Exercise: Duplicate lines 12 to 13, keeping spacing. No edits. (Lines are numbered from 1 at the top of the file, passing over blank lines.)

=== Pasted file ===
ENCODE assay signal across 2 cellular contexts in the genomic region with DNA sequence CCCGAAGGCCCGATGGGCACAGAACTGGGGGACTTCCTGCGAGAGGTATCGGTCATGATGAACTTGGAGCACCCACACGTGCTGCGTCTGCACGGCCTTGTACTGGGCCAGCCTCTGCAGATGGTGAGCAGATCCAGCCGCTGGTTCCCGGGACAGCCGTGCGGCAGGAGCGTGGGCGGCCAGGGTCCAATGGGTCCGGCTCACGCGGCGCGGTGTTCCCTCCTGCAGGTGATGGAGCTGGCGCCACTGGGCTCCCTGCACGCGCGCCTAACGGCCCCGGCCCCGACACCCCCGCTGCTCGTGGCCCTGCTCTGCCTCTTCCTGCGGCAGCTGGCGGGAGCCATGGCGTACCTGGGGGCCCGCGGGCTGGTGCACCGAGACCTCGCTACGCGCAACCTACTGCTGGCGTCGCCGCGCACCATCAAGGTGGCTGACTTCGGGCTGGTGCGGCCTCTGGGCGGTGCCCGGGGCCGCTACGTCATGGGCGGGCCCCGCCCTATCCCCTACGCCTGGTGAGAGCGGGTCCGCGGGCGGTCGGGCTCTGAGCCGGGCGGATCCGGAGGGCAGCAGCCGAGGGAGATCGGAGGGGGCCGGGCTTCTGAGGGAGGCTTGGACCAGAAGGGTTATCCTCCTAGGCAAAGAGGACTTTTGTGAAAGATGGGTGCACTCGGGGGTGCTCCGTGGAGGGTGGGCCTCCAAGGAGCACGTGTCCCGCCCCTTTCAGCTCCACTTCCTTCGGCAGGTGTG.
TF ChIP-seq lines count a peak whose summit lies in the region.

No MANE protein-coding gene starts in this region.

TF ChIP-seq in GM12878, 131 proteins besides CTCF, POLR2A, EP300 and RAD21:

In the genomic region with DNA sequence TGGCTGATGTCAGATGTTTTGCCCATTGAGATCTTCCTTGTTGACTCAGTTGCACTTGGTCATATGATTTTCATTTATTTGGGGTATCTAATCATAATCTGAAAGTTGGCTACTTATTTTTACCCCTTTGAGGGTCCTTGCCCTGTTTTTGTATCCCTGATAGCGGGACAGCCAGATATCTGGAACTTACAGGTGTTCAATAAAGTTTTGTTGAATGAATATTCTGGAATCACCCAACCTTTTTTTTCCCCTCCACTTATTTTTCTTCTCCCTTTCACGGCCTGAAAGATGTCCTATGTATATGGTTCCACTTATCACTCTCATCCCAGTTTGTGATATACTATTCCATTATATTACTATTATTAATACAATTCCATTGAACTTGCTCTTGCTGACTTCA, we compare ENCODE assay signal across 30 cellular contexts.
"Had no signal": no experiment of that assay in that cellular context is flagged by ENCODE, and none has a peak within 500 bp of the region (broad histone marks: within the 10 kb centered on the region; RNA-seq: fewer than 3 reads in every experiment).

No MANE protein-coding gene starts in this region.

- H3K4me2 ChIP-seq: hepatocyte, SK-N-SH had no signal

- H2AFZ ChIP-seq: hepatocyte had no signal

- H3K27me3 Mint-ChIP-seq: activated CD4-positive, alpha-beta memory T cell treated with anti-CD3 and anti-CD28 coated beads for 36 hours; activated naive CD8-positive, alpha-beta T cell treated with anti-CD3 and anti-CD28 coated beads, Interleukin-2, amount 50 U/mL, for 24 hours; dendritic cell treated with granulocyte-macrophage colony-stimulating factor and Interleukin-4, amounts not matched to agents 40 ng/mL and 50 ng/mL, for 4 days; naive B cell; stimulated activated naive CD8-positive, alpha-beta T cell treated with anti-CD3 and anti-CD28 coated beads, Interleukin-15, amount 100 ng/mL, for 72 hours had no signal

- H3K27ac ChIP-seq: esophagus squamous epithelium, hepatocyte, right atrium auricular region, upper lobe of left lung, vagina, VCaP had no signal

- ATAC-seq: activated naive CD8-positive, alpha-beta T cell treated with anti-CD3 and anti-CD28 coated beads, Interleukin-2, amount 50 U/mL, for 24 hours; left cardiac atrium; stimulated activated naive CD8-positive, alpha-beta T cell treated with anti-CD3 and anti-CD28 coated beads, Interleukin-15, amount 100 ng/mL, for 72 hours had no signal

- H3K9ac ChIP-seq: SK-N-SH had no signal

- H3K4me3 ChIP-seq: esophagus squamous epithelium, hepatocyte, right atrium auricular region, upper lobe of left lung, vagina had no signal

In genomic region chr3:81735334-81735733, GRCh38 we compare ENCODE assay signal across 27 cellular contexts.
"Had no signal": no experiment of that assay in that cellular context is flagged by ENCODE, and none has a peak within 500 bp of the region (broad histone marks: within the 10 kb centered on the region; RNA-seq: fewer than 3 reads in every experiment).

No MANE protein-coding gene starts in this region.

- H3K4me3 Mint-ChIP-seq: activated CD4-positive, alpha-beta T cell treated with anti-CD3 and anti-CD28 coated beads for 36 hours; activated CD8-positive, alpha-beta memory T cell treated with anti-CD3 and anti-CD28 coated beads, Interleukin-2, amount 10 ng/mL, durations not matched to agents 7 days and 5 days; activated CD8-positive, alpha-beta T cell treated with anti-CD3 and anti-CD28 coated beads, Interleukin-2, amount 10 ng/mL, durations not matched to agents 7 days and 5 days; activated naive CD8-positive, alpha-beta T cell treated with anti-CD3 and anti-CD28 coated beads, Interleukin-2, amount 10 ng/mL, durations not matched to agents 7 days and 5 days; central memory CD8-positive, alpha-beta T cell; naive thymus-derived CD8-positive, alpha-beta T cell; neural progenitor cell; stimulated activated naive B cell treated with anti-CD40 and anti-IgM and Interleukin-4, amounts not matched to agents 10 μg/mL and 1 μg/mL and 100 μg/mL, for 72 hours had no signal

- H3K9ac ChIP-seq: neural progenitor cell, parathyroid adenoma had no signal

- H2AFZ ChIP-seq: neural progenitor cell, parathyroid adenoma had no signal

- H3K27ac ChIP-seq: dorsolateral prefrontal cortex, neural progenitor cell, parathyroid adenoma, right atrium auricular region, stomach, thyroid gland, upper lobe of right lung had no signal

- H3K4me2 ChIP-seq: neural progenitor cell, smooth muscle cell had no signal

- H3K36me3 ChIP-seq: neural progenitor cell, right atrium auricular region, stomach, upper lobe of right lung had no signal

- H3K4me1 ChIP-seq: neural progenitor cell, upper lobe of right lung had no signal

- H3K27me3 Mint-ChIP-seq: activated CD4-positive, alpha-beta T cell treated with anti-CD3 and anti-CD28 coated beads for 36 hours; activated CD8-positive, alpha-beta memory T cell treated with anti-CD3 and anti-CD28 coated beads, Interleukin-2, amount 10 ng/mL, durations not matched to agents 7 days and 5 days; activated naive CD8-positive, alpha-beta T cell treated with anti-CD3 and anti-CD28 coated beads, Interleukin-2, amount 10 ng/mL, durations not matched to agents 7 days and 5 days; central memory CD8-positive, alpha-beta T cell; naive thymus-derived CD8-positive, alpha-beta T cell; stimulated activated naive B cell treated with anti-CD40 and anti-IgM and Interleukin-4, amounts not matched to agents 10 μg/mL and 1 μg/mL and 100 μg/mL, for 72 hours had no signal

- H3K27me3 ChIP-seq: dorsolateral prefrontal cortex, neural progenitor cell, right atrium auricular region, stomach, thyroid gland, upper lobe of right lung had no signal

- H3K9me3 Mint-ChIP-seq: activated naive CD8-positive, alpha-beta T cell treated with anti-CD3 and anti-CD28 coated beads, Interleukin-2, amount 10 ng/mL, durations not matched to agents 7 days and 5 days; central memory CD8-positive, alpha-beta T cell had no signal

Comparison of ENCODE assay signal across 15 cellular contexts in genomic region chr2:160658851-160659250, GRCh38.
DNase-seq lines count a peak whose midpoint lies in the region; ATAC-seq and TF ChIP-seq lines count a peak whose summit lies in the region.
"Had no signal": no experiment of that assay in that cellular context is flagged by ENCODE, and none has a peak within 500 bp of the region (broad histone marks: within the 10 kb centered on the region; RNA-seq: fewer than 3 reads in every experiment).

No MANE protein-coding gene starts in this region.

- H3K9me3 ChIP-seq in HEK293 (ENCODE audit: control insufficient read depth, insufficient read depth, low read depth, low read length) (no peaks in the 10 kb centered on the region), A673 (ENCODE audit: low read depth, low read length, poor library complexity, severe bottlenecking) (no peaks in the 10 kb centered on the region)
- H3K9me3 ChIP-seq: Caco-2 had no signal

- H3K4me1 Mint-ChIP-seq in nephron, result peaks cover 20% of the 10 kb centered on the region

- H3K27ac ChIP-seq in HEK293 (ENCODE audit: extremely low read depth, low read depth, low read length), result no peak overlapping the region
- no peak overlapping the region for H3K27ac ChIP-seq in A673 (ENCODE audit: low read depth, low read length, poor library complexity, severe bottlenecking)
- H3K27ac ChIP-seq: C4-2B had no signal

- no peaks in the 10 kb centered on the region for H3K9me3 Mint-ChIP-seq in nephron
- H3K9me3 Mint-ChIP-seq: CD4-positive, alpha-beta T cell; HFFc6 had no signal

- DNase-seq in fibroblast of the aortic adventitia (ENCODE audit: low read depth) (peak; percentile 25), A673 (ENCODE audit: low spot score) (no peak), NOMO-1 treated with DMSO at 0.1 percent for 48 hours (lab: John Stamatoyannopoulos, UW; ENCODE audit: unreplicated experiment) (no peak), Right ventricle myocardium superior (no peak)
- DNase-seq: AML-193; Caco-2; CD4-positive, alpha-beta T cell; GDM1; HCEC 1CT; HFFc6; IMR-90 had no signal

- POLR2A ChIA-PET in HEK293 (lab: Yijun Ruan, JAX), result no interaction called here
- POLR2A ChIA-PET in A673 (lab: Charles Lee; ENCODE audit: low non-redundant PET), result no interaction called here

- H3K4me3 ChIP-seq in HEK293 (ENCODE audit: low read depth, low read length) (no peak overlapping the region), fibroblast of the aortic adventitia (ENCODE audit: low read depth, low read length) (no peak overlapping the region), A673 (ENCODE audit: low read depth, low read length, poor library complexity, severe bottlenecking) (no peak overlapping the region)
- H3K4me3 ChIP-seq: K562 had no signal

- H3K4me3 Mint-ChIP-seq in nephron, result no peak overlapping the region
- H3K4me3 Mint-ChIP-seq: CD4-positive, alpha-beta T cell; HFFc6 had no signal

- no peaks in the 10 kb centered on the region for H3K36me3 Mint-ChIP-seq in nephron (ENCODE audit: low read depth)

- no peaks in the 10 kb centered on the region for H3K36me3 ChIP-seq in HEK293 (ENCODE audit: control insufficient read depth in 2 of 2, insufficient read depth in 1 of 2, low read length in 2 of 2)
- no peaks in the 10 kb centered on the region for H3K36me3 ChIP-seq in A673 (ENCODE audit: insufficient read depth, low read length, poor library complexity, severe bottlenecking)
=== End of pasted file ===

- ATAC-seq: activated naive CD8-positive, alpha-beta T cell treated with anti-CD3 and anti-CD28 coated beads, Interleukin-2, amount 50 U/mL, for 24 hours; left cardiac atrium; stimulated activated naive CD8-positive, alpha-beta T cell treated with anti-CD3 and anti-CD28 coated beads, Interleukin-15, amount 100 ng/mL, for 72 hours had no signal

- H3K9ac ChIP-seq: SK-N-SH had no signal